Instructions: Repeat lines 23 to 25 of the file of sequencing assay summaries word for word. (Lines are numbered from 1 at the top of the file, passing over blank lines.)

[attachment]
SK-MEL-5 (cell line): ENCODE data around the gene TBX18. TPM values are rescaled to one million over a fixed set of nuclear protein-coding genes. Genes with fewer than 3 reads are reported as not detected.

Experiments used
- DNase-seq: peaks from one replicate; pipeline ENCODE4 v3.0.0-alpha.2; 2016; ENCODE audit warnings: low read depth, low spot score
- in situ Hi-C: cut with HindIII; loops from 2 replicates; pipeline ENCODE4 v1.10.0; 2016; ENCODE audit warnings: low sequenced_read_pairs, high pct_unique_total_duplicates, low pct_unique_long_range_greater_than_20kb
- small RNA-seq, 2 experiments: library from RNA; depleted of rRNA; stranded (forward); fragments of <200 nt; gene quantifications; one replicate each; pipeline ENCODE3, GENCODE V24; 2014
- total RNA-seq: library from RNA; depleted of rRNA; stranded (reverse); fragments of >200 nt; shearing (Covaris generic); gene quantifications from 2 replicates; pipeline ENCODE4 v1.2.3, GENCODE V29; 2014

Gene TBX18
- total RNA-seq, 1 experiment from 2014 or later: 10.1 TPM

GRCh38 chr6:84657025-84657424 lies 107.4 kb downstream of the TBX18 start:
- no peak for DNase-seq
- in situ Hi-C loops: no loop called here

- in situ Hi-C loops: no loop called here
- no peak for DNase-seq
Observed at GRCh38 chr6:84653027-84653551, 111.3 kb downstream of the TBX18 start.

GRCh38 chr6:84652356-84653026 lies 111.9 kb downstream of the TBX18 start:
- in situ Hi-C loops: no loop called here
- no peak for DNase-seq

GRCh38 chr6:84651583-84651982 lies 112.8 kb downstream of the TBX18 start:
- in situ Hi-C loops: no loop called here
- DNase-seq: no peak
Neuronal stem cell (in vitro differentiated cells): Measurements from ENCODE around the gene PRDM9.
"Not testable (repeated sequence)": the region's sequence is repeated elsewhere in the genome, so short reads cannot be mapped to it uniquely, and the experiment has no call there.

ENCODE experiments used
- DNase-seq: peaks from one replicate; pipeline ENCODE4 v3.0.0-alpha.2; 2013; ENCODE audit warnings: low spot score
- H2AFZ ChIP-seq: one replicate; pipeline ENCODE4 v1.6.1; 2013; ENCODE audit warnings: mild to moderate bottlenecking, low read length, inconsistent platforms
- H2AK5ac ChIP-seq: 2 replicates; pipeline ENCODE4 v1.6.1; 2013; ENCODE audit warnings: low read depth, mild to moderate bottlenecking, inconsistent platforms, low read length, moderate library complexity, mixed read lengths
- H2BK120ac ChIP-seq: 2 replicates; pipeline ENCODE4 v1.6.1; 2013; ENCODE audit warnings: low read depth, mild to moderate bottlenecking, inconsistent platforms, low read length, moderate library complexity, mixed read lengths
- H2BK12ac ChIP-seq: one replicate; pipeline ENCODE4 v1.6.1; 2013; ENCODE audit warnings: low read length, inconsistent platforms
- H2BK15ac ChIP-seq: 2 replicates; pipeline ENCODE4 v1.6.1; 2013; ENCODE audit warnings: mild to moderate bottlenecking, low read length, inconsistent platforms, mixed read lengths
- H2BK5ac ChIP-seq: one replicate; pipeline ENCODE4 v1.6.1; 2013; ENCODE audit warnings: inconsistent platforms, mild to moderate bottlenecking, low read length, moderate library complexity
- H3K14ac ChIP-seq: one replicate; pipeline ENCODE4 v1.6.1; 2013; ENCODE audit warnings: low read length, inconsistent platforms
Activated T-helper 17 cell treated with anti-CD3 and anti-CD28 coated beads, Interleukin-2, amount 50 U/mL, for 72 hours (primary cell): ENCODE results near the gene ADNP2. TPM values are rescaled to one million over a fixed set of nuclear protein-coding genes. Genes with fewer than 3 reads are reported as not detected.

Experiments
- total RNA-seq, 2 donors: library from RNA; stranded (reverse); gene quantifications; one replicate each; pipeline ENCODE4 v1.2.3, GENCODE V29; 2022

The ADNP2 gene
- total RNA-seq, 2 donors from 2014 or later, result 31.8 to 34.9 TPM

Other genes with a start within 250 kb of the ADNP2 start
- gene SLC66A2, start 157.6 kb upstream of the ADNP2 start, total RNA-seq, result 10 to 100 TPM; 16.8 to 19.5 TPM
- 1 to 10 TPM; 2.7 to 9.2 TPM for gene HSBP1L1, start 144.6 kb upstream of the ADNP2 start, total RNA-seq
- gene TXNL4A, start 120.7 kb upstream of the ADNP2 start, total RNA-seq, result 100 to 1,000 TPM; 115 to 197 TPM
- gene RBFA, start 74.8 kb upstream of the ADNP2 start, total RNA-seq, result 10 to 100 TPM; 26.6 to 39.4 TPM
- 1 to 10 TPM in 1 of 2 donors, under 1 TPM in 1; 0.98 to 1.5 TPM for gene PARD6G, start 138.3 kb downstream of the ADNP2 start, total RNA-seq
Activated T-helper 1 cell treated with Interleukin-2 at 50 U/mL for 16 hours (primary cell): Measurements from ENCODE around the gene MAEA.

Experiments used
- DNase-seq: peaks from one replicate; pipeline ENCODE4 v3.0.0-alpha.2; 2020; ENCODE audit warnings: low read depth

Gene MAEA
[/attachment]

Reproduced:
ENCODE experiments used
- DNase-seq: peaks from one replicate; pipeline ENCODE4 v3.0.0-alpha.2; 2013; ENCODE audit warnings: low spot score
- H2AFZ ChIP-seq: one replicate; pipeline ENCODE4 v1.6.1; 2013; ENCODE audit warnings: mild to moderate bottlenecking, low read length, inconsistent platforms